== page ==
Weight (kg) 68.3±8.9 71.8±10.3
Height (cm) 165.2±8.6 163.9±8.9
Body mass index (kg/m2) 25.4±4.1 26.5±6.4

Values are presented as mean±standard deviation. Group 1: patients who received PCV ventilation; Group 2: patients who received pressure-controlled ventilation ventilation; Group 2: patients who received adaptive support ventilation ventilation.

Table 2.
Duration of surgery and anesthesia, indicators of respiratory mechanics, infusion volume, and ventilation parameters
Variable Group 1 Group 2
Tidal volume (ml/kg) 7.4±1.2a) 6.2±0.8a)
Ppeak (cm H2O) 17.3±4.4a) 15.2±3.8a)
Respiratory mechanics
 Cstat (ml/сm H2O) 48.2±12.8 52.4±13.5
 RCexp (sec) 0.68±0.14 0.76±0.12
Intraoperative data
 Duration of anesthesia (min) 154.6±34.6a) 146.0±24.1a)
 Duration of surgery (min) 139.0±27.2 135.4±34.3
 Fluid administration (L) 1.9±0.7 1.8±0.4

Values are presented as mean±standard deviation. roup 1: patients who received pressure-controlled ventilation ventilation; Group 2: patients who received adaptive support ventilation ventilation.

Ppeak: peak airway pressure; Cstat: static lung compliance; RCexp: expiratory time constant.

a) P-value <0.05 when comparing groups.

Table 3.
Data from hemodynamic monitoring by the esCCO method and ventilation status of patients
Variable Before the start
30 min
60 min
End of the operation
12 Hours after the operation
PCV ASV PCV ASV PCV ASV PCV ASV PCV ASV
Patient gas exchange
 PaO2 (mm Hg) 202.23±29.74 205.34±28.67 140.36±29.23a) 124.48±22.54a) 105.52±26.3 102.64±22.43 96.47±23.93 98.72±24.56 88.47±17.69 90.36±16.48
 PaCO2 (mm Hg) 31.45±4.2 35.57±3.32 32.54±3.8 36.27±3.43 32.78±4.4 36.64±3.28 33.72±4.01 36.42±3.21 37.72±3.46 38.42±3.32
 SpO2 (%) 99.4±0.5 99.6±0.3 98.6±2.2 98.8±1.2 98.6±1.3 98.3±1.5 98.7±0.9 99.3±0.6 98.5±1.1 98.7±1.2
Hemodynamic monitoring
 MAP (mm Hg) 94.4±9.4 95.3±9.8 82.3±9.4 81.2±9.2 83.5±11.4 85.1±10.8 85.6±12.7 82.8±13.8 92.4±10.6 94.6±9.7
 HR (beats/min) 86.6±9.4 89.5±9.2 75.7±9.8 72.6±8.8 72.1±11.4 73.7±13.2 71.4±8.9 72.6±10.6 74.2±12.8 76.4±8.3
 esCCO (L/min) 6.1±1.3 6.3±0.8 5.2±0.7a) 5.5±1.1a) 5.3±1.4a) 5.8±1.3a) 5.4±0.7a) 5.9±0.9a) 5.7±1.3a) 6.1±1.2a)
 esCCI (L/min/m2) 3.9±0.4 3.8±0.8 3.2±0.6 3.1±0.4 3.4±0.7 3.4±0.4 3.5±0.5 3.4±0.3 3.6±0.6 3.5±0.7

Values are presented as mean±standard deviation.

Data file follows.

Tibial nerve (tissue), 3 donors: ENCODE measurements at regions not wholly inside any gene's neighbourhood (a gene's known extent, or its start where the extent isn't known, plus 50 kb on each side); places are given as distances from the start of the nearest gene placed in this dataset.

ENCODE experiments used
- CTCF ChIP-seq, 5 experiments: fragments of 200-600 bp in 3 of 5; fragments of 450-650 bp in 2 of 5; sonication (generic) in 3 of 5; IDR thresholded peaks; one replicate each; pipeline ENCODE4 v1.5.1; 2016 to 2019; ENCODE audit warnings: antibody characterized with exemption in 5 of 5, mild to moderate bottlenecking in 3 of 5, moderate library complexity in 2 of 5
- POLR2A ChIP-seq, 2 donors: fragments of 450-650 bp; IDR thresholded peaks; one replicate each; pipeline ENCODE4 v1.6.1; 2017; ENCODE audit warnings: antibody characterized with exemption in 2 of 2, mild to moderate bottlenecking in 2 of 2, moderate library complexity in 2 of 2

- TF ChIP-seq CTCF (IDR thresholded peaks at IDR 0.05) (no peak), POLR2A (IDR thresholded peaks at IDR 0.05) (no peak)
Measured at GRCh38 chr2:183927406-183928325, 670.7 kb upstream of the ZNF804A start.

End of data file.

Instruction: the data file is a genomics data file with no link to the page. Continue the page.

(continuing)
esCCO: estimated continuous cardiac output; PCV: pressure-controlled ventilation; ASV: adaptive support ventilation; PaO2: partial pressure of oxygen in arterial blood; PaCO2: partial pressure of carbon dioxide in arterial blood; SpO2: oxygen saturation; MAP: mean arterial pressure; HR: heart rate; esCCI: estimated continuous cardiac index.

a) P-value <0.05 when comparing groups at each time point of the study.

Table 4.
Hemodynamic data of ultrasound perioperative monitoring
Variable Before the start
30 min
60 min
End of the operation
12 Hours after the operation
PCV ASV PCV ASV PCV ASV PCV ASV PCV ASV
Echocardiographic monitoring of hemodynamics
 EDV (ml) 127.1±2.1 125.5±1.3 133.9±1.3 142±1.1 141±0.4 143.9±1.0 145.1±0.5 144.4±0.8 146.2±0.6 140±1.1
 ESV (ml) 56.1±0.9 54.3±0.7 65.3±0.7 66.3±0.2 67.5±0.6 65.3±0.5 69.5±0.4 63.2±0.5 69.4±0.2 62.1±1.1
 SV (ml) 70.9±0.3 70.7±0.5 68.6±0.9 75.7±0.7 73.5±0.6 78.6±0.4 75.6±0.3 81.2±0.5 76.8±0.6 77.9±0.3
 EF (%) 55.4±0.3 56.5±0.5 51.2±0.2a) 53.3±0.6a) 51.8±0.4a) 54.6±0.4a) 52.1±0.1a) 55.2±0.3a) 52.5±0.6a) 55.6±0.7a)
 IVC (mm) 14.5±1.2 14.8±1.1 17.2±0.9 15.7±0.8 16.8±0.8 15.6±0.4 15.5±0.6 15.1±0.5 14.1±0.4 14.9±0.5
 Collapse of IVC (%) ≥50 ≥50 ≥50 ≥50 ≥50 ≥50 ≥50 ≥50 ≥50 ≥50
 Pressure in PA (mm Hg) 14.2±0.4 14.4±0.2 16.5±0.5 15.9±0.1 16.3±0.4 15.8±0.3 15.7±0.6 15.5±0.4 14.5±0.5 14.1±0.2

Values are presented as mean±standard deviation.

PCV: pressure-controlled; ASV: adaptive support ventilation; EDV: end-diastolic volume; ESV: end-systolic volume; SV: stroke volume; EF: ejection fraction; IVC: inferior vena cava; PA: pulmonary artery.

a) P-value <0.05 when comparing groups at each time point of the study.